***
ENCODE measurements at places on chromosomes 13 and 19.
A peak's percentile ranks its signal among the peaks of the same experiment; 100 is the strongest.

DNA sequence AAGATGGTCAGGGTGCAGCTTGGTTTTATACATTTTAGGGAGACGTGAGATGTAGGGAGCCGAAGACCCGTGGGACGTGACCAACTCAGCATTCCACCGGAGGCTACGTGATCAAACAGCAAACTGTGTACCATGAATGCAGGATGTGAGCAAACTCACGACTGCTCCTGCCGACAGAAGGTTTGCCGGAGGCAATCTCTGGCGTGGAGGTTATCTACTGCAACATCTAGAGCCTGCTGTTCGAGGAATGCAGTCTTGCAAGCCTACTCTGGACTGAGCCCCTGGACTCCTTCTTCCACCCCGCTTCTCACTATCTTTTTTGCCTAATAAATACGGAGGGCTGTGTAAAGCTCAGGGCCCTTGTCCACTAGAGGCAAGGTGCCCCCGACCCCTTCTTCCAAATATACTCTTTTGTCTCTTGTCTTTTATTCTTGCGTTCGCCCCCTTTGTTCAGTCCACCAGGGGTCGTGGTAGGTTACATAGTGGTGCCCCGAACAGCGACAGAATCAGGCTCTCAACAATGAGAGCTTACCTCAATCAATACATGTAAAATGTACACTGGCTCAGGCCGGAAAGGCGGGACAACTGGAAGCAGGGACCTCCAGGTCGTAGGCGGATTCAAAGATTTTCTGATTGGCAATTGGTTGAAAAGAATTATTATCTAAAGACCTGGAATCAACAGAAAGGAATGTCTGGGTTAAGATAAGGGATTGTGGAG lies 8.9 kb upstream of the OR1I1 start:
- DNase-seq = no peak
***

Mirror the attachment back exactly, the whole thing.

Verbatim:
ENCODE measurements at places on chromosomes 13 and 19.
A peak's percentile ranks its signal among the peaks of the same experiment; 100 is the strongest.

DNA sequence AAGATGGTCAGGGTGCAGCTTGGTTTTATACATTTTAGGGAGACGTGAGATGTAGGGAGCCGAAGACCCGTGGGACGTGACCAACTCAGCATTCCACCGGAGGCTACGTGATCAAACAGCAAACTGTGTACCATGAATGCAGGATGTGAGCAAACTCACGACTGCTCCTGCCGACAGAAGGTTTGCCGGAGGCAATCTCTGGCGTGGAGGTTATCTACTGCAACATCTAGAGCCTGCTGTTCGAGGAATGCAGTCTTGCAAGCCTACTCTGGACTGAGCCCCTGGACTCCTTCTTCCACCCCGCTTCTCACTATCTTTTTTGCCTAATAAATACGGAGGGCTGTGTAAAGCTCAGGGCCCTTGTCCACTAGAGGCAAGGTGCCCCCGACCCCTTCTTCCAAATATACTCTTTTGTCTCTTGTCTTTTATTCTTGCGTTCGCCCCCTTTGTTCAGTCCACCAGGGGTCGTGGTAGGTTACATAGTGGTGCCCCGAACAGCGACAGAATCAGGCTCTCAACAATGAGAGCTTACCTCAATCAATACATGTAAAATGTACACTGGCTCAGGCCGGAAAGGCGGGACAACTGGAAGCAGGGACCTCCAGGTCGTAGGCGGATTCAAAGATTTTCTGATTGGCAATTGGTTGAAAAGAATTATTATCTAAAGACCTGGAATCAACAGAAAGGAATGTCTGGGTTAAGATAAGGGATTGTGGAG lies 8.9 kb upstream of the OR1I1 start:
- DNase-seq = no peak